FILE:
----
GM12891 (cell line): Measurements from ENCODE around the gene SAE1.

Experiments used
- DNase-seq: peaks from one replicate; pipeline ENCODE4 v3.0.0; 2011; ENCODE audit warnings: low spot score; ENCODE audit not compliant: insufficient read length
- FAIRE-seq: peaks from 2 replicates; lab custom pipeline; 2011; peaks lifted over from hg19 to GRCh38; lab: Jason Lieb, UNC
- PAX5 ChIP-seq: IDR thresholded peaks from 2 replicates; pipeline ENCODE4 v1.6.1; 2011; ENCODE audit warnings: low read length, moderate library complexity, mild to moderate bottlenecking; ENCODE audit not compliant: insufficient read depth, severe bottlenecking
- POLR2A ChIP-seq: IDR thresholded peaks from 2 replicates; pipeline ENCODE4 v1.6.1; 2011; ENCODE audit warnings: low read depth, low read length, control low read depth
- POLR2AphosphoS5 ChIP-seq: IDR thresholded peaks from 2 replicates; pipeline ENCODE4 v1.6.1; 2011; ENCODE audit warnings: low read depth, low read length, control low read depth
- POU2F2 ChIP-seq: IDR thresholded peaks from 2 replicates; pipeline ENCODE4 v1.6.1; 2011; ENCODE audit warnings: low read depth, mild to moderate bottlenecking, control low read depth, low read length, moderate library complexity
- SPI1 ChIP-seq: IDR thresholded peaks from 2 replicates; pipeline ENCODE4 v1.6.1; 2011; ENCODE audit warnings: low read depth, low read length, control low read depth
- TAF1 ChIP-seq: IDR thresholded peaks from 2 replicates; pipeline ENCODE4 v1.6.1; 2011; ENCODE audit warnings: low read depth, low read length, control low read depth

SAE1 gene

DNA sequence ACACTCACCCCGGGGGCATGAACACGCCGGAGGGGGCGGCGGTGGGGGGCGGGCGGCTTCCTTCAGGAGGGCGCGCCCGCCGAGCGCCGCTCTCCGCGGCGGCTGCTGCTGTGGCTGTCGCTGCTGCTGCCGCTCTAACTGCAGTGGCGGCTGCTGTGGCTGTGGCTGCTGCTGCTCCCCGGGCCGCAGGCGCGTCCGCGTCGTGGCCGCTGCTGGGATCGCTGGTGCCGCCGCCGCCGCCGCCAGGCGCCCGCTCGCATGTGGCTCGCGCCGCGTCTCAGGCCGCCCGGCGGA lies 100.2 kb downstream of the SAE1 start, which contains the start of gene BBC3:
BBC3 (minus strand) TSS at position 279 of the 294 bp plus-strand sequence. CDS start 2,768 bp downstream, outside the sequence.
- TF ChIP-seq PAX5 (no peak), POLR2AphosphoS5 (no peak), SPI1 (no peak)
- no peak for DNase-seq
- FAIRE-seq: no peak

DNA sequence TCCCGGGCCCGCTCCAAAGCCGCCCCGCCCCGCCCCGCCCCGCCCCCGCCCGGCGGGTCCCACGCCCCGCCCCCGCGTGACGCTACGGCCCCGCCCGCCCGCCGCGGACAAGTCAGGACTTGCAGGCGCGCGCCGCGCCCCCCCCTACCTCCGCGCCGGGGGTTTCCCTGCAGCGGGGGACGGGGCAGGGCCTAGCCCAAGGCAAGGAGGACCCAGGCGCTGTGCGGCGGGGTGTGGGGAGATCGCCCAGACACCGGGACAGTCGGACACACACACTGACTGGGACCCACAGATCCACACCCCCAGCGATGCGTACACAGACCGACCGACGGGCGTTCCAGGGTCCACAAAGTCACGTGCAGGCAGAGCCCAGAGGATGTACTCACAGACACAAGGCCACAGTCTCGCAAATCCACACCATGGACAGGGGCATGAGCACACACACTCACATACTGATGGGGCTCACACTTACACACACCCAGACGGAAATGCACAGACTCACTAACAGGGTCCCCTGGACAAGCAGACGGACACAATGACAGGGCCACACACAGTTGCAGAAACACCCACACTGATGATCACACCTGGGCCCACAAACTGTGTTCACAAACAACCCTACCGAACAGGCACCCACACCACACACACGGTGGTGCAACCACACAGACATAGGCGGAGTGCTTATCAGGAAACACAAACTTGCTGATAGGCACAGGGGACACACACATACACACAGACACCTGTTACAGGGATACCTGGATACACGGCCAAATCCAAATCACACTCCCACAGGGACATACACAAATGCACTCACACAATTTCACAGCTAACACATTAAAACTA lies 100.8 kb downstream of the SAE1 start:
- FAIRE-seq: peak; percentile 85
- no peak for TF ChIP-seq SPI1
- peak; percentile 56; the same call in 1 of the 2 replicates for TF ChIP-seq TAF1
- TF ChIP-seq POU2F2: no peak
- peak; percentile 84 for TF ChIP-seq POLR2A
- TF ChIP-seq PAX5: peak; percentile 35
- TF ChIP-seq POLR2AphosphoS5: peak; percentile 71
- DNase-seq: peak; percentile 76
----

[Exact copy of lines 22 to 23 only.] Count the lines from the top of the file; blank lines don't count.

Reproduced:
- peak; percentile 84 for TF ChIP-seq POLR2A
- TF ChIP-seq PAX5: peak; percentile 35